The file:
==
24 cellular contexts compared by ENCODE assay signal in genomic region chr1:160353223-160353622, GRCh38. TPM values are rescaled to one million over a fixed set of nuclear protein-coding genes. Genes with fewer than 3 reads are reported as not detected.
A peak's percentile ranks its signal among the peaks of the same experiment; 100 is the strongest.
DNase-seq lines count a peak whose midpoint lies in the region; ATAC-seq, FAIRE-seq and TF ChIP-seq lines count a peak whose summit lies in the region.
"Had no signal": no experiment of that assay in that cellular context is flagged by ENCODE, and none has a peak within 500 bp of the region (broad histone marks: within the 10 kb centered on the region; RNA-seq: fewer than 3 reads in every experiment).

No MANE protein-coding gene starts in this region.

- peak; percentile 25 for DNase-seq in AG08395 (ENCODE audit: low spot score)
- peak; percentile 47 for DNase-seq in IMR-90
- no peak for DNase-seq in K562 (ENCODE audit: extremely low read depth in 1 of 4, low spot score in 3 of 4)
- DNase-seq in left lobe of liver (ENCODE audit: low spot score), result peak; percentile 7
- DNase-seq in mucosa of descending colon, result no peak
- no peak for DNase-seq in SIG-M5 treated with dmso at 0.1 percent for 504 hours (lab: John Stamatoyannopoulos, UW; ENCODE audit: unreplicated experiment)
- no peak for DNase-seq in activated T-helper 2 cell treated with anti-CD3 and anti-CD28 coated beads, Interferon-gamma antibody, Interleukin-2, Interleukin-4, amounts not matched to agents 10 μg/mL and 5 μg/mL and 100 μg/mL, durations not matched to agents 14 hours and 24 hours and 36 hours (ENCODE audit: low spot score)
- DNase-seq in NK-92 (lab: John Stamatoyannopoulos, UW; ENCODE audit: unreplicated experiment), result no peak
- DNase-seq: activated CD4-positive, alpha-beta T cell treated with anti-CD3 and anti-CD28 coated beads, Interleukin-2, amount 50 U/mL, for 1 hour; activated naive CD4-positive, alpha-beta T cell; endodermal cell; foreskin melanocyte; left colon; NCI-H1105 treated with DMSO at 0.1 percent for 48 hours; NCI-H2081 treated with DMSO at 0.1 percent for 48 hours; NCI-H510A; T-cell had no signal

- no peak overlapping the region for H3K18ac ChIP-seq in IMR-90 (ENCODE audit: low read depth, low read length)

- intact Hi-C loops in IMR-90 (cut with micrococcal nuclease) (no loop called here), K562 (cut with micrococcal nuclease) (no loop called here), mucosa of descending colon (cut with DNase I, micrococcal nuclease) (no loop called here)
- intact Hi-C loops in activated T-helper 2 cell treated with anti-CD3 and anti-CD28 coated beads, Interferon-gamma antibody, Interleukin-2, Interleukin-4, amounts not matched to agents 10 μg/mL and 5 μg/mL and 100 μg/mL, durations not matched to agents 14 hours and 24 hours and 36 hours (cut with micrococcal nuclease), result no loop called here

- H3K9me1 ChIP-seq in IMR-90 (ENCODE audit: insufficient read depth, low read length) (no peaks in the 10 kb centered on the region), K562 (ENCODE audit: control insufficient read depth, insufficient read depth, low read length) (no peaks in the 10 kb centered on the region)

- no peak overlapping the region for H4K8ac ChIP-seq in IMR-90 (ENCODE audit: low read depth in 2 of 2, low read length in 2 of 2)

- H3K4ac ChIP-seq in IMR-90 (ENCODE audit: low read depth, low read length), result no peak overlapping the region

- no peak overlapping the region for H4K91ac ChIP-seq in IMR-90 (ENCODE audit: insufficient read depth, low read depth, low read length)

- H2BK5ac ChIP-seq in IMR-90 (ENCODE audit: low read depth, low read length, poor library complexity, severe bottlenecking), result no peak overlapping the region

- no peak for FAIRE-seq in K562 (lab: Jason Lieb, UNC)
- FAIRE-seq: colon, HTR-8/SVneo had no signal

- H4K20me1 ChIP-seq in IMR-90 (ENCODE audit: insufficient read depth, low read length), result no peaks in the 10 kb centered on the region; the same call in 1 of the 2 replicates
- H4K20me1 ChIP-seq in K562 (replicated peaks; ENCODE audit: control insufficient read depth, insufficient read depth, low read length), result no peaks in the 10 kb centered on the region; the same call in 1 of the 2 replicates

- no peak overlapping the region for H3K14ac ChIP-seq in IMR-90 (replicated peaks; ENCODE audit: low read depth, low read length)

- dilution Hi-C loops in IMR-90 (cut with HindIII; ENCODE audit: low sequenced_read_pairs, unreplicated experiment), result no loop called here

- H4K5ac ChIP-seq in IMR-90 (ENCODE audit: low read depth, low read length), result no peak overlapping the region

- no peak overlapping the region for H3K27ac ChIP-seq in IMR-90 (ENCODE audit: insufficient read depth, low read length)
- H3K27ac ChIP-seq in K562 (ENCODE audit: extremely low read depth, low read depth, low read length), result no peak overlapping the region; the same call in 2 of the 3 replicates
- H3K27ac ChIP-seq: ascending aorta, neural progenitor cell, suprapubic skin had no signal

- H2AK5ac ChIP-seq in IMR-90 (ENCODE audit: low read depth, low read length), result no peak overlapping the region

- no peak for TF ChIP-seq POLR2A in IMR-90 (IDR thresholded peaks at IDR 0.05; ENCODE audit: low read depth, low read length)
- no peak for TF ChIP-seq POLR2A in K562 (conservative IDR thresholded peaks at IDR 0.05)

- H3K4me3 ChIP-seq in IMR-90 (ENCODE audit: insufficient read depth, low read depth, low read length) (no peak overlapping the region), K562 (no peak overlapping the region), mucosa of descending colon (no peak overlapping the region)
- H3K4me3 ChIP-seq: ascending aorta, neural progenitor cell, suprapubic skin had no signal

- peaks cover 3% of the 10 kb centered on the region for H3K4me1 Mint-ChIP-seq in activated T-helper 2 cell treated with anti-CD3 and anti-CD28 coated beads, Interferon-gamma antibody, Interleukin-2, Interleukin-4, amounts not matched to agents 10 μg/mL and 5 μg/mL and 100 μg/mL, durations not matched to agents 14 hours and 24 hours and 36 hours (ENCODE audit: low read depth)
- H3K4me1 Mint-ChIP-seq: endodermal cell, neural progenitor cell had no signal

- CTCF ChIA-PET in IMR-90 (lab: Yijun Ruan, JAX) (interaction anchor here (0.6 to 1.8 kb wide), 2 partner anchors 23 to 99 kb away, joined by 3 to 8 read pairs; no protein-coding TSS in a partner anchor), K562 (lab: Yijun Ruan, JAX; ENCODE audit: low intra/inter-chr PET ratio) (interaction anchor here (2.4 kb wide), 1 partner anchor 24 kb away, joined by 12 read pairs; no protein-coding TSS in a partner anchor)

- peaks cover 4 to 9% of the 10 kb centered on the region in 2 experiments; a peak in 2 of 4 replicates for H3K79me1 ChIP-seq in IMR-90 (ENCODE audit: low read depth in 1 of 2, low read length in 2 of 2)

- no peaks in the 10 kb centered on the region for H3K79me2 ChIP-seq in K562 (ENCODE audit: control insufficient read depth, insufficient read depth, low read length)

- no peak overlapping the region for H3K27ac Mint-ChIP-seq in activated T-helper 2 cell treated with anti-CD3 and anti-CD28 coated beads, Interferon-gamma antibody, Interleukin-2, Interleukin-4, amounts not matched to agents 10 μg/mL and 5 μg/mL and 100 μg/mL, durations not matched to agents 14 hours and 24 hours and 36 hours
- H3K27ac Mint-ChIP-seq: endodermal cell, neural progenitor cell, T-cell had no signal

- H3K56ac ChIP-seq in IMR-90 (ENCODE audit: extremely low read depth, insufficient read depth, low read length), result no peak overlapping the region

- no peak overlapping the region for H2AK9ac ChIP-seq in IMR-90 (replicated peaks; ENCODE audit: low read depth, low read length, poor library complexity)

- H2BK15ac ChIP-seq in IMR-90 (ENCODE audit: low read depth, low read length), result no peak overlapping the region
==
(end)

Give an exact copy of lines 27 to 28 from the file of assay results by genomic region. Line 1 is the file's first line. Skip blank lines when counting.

- no peak overlapping the region for H3K14ac ChIP-seq in IMR-90 (replicated peaks; ENCODE audit: low read depth, low read length)

- dilution Hi-C loops in IMR-90 (cut with HindIII; ENCODE audit: low sequenced_read_pairs, unreplicated experiment), result no loop called here